Students shop impulsively when under pressure
Erin Guillano | Staff Writer | Sept. 4, 2019
If you are a GC student, you know that activities are limited in Milledgeville. Once a hectic day of classes winds down to an end, students have the option to spend money on unnecessary items and food. What do we call this to justify our actions? Impulse buying.
Impulse buying is purchasing an item or type of food on a sudden whim. It is generally not planned and takes place on a sudden impulse. Students impulsively buy things when experiencing stress, boredom and peer pressure.
“There’s nothing else to do when you’re bored but to spend some money,” said Faith Wellmaker, a freshman undecided major.
Wellmaker is new to the GC campus this fall, and she has already been swoon into the trend of impulse buying.
“I tend to buy more stuff when I see it in person, so I [will] most likely buy things from T. J. Maxx and Walmart like home decor and makeup,” Wellmaker said.
She further explained that if an item she likes catches her eye, it is instantly added to her cart. She typically aims for the clearance and sales sections for the more affordable items.
“I definitely impulse buy things, and it is not good for me either,” Wellmaker said, “My friends and I usually find ourselves shopping late at night for no reason other than being bored.”
She followed up with how she falls into the trap of impulse buying frequently when she wants to save money for more important things. For girls, impulse buying is a range of items from home decor, candles, clothes and shoes to fast food and snacks.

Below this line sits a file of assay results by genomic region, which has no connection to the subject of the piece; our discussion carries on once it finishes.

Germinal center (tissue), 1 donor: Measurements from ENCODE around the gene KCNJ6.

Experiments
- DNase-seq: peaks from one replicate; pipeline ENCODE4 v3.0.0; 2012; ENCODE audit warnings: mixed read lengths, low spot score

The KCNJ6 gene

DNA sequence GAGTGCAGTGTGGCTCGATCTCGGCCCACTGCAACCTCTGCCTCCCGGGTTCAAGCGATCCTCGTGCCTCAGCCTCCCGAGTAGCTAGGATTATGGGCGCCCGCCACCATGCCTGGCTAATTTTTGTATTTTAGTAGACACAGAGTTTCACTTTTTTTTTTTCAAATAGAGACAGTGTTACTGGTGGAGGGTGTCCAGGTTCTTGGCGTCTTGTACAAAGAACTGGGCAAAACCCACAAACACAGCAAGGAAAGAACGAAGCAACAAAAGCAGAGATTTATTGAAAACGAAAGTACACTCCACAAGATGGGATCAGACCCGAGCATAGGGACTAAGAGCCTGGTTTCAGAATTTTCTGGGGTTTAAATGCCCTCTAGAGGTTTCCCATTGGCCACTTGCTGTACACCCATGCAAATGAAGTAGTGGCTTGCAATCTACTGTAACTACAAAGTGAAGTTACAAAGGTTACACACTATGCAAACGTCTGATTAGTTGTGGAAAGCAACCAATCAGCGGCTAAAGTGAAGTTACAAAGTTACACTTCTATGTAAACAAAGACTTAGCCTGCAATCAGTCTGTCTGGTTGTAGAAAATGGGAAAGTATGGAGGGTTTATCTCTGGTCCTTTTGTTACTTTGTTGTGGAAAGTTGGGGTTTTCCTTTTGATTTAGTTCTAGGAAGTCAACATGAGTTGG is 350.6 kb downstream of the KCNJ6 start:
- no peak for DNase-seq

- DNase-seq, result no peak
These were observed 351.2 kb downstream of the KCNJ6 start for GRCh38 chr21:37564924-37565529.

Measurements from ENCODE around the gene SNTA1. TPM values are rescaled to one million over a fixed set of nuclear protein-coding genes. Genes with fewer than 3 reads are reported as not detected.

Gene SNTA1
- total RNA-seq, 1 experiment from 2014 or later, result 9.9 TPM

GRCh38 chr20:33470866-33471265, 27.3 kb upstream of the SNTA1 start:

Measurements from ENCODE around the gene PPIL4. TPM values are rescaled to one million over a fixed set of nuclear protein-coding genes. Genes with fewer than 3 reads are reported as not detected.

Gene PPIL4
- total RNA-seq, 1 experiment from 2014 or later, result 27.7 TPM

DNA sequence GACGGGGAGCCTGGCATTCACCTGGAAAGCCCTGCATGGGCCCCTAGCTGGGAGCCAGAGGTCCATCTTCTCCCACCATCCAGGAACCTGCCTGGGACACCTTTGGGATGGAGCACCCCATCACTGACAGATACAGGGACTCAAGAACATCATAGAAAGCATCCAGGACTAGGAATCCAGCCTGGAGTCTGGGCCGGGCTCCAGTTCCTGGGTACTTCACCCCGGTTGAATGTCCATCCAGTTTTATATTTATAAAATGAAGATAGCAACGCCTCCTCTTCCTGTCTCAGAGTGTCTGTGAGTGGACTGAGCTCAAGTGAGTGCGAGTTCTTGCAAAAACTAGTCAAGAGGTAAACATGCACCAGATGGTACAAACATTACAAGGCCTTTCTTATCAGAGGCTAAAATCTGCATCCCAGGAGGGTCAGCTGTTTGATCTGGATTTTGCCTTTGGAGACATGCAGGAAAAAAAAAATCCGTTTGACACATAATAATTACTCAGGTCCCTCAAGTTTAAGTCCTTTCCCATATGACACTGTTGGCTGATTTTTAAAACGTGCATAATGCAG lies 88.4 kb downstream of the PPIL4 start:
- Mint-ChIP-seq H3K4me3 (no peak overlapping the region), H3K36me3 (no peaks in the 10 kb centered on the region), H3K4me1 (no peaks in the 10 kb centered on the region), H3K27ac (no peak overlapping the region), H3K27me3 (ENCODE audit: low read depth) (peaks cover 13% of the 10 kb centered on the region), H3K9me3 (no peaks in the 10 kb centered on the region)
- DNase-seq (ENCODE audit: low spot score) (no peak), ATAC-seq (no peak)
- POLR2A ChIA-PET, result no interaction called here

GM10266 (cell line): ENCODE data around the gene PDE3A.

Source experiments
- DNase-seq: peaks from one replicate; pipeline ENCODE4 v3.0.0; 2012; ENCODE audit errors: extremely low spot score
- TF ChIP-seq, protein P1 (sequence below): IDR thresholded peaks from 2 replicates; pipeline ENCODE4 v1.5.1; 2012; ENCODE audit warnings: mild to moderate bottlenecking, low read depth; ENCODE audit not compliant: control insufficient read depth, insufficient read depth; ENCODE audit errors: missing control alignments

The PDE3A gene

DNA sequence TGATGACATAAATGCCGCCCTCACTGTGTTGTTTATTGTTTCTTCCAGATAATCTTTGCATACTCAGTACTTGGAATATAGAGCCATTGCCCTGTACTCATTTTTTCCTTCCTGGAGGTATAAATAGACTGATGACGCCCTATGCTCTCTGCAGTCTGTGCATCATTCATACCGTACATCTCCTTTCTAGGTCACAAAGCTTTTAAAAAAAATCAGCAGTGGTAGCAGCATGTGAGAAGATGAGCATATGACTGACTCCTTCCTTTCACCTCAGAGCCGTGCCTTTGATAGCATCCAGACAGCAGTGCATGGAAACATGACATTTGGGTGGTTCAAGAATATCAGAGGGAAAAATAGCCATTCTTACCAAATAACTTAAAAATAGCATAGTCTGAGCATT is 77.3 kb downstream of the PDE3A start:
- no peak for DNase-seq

“It’s mainly my roommate that convinces me to spend money, but I can more easily spend one hundred dollars on decor than a hundred dollars on food and school,” said Bianka Kellie, a junior marketing major.
As Kellie said, should we blame our friends and roommates for our impulse buying habits?
“I have tried to get into thrift shopping and late night drives to the store, but it has always just made more sense to me to shop online, especially with the selection of stores Milledgeville has to offer,” said Haley Gibbs, a junior psychology major.
Gibbs enjoys shopping with her friends when either bored or in the mood to spend money, but when alone she tends to do the majority of her shopping online.
“Why would I drive all the way to Walmart or T. J. Maxx when I have virtually any store at my fingertips, it just doesn’t make much sense to me,” Gibbs said.
She continued on to explain that she is dissatisfied with the lack of variety that Milledgeville stores have to offer, therefore she tends to impulse buy online.
The lingering question now is, do guys impulse shop? The answer is yes.
“For me, impulse shopping per say is more of buying food, not material items,” said Gage Sharp, a sophomore exercise science major. “For example, if I am walking home from downtown with my friends, I will all [of ] the sudden find myself in line at the check out with a chicken biscuit.”
A great deal of GC students have no other choice but to fall victim to impulse buying.
It was made apparent that a fair amount of students participate in “whim” shopping when either bored or under the influence of their friends.Be careful, you may be next!